Supernovae are the most energetic events ever observed in our Galaxy (believed to occur roughly every 10-30 years). A core collapse supernova explodes with about roughly 1000 times the total energy output of our Sun over its entire 10-billion-year lifetime, but in a period of only about 10 seconds. Some 99% of the energy released from a supernova is in the form of neutrinos, elusive sub-atomic particles that rarely interact with normal matter. Only about 1% of the energy release goes into the explosion itself, and only about 1% of that is finally released as light....which is still enough to make a supernova as bright as an entire galaxy for a brief time.
In 1987, a supernova was observed in the Large Magellanic Cloud, and for the first, and as yet only time, neutrinos from beyond our galaxy were unambiguously detected. Only about 20 neutrino events were detected from this distant explosion (~170,000 light years from Earth), but even those were enough to confirm the basic concepts of core collapse supernova.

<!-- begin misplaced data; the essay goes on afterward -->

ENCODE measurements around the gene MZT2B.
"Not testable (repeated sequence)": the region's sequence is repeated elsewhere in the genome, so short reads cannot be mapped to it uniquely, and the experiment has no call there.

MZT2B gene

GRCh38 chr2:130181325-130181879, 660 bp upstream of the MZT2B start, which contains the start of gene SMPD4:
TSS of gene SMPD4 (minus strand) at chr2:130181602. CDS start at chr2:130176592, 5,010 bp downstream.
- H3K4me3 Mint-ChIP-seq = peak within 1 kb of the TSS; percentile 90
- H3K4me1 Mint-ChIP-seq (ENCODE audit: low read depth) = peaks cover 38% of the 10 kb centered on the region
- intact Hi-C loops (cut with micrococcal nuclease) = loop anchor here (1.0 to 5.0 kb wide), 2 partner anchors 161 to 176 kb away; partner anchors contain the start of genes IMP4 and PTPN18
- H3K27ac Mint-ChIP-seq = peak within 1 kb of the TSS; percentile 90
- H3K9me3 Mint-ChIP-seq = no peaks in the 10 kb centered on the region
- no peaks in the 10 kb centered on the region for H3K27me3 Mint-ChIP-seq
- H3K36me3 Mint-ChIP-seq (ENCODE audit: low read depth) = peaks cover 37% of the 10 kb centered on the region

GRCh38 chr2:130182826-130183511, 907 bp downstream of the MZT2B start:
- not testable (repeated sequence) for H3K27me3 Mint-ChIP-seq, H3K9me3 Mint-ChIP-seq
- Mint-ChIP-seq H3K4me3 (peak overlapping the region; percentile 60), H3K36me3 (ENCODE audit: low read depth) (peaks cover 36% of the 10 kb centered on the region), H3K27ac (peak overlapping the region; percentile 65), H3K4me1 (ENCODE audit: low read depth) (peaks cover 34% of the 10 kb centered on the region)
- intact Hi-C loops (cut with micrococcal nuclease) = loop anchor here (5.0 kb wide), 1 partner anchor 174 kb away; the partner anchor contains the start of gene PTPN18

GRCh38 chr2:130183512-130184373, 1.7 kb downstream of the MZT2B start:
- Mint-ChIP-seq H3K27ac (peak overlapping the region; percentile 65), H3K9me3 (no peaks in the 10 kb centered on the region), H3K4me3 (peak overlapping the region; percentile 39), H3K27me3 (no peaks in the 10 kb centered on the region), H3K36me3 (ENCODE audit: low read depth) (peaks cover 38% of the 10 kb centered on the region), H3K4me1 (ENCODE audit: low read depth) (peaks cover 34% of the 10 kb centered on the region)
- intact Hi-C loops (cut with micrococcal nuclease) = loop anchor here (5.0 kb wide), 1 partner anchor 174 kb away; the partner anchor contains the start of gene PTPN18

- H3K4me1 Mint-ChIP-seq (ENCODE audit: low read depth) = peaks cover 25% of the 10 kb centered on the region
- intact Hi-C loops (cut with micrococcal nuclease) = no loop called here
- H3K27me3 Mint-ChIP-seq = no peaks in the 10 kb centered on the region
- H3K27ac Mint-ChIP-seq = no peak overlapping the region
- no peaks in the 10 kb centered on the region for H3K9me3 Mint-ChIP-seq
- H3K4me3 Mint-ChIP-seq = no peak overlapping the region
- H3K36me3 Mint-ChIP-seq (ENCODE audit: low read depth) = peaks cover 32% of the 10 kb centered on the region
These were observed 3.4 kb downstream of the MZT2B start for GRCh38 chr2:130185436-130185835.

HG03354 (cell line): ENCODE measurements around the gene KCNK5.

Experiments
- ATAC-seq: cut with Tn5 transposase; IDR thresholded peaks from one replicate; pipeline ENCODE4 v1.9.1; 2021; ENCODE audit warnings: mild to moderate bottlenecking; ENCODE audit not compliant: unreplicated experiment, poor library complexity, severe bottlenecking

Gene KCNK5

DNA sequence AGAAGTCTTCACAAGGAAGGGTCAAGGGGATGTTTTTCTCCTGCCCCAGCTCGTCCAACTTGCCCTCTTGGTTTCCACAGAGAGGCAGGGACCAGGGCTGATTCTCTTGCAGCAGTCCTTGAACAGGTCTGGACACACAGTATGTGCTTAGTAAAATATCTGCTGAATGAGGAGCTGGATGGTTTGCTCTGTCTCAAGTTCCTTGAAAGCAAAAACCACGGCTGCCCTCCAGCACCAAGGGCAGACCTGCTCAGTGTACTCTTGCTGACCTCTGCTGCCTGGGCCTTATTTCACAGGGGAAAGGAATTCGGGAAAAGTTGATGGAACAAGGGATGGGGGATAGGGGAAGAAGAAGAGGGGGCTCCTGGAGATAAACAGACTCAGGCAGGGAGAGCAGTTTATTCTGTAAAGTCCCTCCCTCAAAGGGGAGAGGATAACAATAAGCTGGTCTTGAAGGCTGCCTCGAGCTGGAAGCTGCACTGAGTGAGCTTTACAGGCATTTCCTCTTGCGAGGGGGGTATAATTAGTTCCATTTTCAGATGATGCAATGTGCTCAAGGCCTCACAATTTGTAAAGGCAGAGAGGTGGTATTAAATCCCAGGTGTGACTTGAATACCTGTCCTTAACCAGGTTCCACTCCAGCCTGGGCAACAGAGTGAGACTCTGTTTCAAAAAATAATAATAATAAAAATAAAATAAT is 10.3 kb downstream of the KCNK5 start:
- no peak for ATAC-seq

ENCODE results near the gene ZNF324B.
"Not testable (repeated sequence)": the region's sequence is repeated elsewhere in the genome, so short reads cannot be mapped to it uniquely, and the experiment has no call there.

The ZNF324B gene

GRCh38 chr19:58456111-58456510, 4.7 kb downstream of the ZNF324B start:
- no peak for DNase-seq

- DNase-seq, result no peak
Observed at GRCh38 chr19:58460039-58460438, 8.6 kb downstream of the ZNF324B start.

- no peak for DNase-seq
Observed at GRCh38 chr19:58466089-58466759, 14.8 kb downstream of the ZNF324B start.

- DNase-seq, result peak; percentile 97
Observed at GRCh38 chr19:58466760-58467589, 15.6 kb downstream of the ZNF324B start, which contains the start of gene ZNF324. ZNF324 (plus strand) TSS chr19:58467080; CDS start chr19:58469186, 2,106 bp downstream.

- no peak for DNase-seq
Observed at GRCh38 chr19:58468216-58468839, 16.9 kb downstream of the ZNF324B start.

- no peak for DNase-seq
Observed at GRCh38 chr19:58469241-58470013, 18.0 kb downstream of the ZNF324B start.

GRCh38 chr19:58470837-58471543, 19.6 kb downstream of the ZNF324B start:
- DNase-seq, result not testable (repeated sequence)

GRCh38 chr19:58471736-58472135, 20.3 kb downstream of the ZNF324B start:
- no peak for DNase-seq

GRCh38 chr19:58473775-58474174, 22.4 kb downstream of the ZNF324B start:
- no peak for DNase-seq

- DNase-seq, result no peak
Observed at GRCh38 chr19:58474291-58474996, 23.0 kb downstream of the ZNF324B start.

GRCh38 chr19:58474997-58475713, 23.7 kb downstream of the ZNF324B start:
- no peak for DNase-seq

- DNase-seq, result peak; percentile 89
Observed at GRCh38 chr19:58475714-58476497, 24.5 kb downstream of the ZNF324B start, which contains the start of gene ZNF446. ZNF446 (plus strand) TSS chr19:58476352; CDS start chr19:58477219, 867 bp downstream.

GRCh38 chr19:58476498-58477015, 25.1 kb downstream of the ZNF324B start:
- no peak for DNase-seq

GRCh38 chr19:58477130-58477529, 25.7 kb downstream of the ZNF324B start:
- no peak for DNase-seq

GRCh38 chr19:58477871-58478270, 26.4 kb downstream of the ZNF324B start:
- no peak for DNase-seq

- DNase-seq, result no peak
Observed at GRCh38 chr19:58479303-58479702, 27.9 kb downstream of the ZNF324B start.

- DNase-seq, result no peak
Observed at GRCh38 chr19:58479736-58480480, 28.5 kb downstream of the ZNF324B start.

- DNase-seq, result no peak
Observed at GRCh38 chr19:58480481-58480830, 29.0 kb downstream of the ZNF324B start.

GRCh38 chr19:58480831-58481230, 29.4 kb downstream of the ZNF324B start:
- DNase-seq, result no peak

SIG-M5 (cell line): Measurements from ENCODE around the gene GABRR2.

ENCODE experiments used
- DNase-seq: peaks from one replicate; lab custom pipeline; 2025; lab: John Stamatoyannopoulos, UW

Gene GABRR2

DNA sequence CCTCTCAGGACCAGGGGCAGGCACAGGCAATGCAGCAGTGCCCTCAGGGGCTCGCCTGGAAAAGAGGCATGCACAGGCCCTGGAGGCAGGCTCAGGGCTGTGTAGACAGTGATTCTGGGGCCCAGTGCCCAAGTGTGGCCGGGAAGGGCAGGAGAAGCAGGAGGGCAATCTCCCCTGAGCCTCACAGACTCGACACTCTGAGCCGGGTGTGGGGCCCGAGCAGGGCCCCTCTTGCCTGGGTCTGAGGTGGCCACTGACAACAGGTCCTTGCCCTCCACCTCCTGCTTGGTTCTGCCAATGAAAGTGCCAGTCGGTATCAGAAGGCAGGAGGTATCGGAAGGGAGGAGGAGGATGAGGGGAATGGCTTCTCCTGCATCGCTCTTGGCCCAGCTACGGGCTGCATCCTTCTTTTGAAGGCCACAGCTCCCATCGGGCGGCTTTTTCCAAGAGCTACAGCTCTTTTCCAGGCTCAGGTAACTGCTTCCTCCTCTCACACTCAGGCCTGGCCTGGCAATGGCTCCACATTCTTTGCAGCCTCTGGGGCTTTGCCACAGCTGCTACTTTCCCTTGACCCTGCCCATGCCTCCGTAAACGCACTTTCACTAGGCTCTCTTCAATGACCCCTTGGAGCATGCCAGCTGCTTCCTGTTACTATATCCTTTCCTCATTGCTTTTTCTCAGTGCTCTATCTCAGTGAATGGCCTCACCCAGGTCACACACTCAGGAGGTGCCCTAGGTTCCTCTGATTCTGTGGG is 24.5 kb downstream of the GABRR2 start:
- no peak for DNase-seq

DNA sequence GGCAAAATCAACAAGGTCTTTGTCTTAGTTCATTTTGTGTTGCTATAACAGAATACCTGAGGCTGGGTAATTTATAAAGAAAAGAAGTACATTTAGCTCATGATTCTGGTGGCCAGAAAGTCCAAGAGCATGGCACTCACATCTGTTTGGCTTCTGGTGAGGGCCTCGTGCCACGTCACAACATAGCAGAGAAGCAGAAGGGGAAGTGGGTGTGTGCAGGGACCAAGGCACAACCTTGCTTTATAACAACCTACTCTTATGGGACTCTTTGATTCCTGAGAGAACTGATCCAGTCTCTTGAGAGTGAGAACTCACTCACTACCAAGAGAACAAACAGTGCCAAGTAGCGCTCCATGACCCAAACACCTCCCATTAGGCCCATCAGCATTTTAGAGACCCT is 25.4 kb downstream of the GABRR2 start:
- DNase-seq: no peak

Over the last decade, these researchers have modified their detector concepts, but they still intend to make measurements of such a neutrino burst from a distant supernova in the salt mine at the Waste Isolation Pilot Plant (WIPP). The OMNIS collaboration is considering installing a prototype neutrino detector to capture a supernova in our galaxy as its wave of neutrinos passes through the underground drifts at WIPP. OMNIS stands for "Observatory for Multi-flavor NeutrInos from Supernovae".